Security Program | Start of Security Program Development Content at RSA

RSA Conference Starting to Acknowledge Security Program Development

Thank you, RSA! It started in 2014 when a Security Strategy track was added to the agenda, one that was defined as a covering security program development issues. This year, it actually is going to the next level, though, as there are actually a couple sessions that talk about security program development. I am going to count this as a huge win…

I love the RSA Conference. Heck, I served on the program committee for 3 years and have given 5 talks at the show over the years. The team that organizes it are passionate about making a difference and work real hard.  I was excited when I reviewed the tracks this year, as well as some security program development specific content because I firmly believe there is a relationship between a limited focus on security program development at the show and organizations still really struggling at security.

RSA Conference: Shining a Light on Security Program Development 

My specialty is and always has been security program development, even when I was on the program committee through 2013. Back then, this niche discipline was an outlier in terms of finding a conference track. So they always stuck us in either the Professional Development Track, where we talked about the skills needed to be a CISO, or in Governance, Risk & Compliance Track, where we talked about how to certify to a framework like ISO27001 or something like that. Neither of these are security program development, not in 2012 or today. Further, it has not been RSA conference’s fault, they simply organize the tracks based on what people ask for. My hypothesis is people don’t ask because they don’t understand what a true security program is, as well as why they need it.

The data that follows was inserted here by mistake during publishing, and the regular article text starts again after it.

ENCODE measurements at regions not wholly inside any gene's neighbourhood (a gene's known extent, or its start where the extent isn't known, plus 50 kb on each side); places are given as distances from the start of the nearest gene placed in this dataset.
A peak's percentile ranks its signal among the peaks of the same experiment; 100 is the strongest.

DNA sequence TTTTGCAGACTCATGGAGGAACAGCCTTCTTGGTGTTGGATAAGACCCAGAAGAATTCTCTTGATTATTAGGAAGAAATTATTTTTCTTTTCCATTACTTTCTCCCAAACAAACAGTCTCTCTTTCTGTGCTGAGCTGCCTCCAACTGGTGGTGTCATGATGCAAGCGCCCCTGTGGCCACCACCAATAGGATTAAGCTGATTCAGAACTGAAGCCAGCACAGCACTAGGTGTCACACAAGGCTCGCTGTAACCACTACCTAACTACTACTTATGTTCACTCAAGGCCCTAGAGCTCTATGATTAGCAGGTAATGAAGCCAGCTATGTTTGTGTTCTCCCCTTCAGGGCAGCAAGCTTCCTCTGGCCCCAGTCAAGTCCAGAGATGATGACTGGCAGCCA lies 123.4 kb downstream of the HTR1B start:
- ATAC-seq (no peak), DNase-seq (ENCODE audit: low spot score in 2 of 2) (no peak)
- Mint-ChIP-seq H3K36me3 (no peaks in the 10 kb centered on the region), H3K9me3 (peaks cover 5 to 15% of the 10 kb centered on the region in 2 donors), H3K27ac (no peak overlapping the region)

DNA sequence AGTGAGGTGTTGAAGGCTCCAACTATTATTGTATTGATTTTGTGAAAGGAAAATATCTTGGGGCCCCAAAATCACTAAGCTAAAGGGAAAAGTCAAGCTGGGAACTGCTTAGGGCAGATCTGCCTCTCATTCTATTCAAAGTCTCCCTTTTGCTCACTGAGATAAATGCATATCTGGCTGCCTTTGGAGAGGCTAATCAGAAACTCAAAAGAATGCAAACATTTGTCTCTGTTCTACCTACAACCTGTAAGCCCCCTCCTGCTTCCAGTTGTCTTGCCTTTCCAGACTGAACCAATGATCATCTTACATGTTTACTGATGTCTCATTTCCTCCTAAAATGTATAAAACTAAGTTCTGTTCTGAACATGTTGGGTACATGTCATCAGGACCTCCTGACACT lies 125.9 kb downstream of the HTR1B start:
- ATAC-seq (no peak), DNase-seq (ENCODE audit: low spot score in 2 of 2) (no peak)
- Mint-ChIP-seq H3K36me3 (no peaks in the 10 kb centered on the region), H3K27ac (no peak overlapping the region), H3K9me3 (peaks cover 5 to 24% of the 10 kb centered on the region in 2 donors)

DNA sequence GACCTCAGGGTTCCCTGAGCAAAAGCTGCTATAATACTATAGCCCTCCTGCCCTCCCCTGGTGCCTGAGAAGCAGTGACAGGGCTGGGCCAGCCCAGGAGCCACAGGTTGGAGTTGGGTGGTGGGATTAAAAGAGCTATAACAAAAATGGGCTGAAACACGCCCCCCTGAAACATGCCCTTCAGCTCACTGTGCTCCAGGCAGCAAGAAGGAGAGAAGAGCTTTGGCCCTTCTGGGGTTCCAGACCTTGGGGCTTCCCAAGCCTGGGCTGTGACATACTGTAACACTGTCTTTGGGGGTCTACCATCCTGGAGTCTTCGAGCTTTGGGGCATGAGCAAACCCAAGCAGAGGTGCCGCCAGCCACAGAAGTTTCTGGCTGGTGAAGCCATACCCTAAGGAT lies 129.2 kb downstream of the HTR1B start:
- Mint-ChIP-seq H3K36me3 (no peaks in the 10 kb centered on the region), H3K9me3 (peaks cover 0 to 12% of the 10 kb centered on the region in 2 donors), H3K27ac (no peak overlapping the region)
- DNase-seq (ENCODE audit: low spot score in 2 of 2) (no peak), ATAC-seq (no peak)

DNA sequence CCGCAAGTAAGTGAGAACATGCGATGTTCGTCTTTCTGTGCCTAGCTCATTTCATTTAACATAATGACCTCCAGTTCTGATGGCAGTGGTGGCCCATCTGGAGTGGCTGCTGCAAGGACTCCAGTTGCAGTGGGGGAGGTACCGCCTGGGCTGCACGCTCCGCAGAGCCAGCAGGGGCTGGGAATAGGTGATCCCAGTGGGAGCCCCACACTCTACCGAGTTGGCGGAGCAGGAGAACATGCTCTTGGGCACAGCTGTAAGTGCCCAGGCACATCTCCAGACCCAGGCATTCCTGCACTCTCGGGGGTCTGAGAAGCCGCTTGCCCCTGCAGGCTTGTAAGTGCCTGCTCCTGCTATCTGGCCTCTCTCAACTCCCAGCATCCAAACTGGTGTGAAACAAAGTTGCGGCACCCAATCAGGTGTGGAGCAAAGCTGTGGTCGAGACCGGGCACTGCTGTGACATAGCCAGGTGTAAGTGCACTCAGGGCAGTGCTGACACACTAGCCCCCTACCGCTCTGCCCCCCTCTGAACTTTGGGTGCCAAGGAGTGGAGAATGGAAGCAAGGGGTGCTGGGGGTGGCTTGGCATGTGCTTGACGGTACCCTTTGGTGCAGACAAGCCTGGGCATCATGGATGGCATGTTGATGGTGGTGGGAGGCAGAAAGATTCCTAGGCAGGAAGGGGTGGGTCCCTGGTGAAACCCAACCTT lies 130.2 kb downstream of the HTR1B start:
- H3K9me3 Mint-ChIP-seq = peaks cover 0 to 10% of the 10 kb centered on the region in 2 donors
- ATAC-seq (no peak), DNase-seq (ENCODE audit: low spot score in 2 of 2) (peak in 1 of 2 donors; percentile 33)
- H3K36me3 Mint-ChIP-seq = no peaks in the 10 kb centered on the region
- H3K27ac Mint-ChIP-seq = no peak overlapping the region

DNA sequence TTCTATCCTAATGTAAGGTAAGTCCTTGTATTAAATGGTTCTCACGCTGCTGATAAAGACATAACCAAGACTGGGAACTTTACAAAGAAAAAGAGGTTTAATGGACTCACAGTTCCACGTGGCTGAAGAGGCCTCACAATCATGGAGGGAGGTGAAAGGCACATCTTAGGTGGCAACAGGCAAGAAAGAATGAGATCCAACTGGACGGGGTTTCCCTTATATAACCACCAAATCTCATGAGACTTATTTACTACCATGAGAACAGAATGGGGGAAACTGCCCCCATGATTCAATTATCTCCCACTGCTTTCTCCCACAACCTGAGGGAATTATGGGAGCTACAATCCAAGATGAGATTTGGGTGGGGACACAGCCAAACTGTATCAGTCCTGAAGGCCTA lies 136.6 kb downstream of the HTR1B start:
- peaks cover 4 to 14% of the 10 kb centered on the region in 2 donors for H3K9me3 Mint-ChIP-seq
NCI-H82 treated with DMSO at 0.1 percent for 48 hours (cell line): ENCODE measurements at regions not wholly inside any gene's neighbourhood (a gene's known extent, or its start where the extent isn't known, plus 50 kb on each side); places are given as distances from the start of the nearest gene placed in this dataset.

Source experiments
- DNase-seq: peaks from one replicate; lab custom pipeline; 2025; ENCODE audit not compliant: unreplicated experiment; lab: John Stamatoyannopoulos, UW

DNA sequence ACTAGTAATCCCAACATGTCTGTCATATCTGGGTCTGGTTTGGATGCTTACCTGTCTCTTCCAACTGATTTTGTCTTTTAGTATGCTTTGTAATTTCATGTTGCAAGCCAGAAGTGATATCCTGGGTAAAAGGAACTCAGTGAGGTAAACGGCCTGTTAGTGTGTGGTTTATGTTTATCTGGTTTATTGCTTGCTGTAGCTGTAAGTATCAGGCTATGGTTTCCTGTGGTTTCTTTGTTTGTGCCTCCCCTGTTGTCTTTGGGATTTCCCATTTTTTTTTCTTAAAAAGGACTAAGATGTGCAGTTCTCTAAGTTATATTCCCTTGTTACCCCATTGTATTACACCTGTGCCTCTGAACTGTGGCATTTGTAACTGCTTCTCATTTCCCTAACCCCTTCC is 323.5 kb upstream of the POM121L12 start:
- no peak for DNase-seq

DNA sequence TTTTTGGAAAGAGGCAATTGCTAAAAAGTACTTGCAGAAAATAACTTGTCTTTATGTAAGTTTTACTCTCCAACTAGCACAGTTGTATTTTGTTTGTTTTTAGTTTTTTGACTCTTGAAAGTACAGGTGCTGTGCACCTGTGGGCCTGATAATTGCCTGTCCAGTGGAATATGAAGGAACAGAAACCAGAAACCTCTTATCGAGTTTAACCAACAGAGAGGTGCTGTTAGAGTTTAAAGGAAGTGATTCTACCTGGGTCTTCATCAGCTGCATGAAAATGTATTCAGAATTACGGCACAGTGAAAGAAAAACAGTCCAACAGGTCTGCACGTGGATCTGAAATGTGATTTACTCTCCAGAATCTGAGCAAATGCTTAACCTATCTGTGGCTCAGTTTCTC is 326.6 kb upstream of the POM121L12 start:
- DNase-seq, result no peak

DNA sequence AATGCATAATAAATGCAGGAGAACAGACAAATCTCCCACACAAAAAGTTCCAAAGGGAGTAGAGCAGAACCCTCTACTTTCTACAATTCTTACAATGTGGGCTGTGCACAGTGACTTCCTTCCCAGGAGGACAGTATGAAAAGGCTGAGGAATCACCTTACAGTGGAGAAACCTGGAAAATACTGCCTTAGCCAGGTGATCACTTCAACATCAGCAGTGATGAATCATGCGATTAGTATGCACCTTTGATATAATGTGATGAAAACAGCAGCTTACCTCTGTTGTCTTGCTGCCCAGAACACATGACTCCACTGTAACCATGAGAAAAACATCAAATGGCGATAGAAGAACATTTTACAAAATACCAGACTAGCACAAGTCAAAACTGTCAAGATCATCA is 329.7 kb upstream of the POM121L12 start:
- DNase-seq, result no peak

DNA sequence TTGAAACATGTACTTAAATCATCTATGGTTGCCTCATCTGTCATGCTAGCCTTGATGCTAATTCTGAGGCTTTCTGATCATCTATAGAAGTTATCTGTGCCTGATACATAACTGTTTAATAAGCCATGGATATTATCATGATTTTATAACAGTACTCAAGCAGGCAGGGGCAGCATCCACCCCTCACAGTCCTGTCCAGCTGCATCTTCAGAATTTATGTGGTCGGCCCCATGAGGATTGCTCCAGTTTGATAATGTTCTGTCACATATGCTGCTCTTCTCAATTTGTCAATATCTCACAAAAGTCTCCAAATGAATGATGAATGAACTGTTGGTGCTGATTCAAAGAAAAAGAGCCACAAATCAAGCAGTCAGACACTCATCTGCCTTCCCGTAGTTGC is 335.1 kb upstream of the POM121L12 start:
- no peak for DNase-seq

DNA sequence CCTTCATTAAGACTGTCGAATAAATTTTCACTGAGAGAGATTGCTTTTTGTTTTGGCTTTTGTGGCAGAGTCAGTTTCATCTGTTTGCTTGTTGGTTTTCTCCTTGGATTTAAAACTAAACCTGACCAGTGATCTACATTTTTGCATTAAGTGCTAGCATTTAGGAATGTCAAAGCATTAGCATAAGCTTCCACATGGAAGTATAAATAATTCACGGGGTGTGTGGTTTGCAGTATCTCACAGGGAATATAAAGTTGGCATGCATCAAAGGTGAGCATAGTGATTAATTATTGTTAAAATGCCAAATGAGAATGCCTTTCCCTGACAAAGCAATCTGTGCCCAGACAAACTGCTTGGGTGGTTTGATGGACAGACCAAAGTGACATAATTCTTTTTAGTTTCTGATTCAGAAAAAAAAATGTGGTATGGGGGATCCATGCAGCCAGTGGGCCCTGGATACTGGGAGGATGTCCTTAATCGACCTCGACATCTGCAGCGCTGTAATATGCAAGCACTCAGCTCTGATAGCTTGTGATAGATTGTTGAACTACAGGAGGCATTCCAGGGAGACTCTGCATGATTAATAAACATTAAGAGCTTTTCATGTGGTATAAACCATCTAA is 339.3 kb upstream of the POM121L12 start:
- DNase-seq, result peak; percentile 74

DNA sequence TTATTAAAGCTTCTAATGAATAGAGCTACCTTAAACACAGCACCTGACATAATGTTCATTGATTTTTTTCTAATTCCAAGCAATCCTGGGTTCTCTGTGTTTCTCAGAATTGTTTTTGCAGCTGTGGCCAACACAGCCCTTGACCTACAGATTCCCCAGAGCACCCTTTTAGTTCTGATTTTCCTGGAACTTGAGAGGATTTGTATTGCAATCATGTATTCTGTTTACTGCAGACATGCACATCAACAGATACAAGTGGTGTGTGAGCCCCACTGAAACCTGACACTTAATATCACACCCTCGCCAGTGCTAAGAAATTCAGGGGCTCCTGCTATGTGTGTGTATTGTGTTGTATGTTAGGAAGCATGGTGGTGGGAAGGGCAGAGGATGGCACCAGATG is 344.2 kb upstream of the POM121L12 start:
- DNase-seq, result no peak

Security Program Development the Niche art of Building Repeatable Systems

Security program development is the niche art of helping organizations build repeatable systems for managing information security within their organization. Functionally, it helps an organization establish a benchmark for security, implement and perform processes for measuring against that benchmark, the ability to give this information to management. to support the ability to make informed decisions, and the ability to support the implementation of those decisions once made. 

I am biased no doubt, but in my travels, most organizations are really struggling with implementing functionally healthy security programs, even when they may be ISO 27001 Compliant, spend a ton on information security or have big teams. I firmly believe that until organizations focus on building healthy security programs, the attacks and mess we are in will continue.

Maybe this is the birth of a much needed dedicated track of security program development at the conference.

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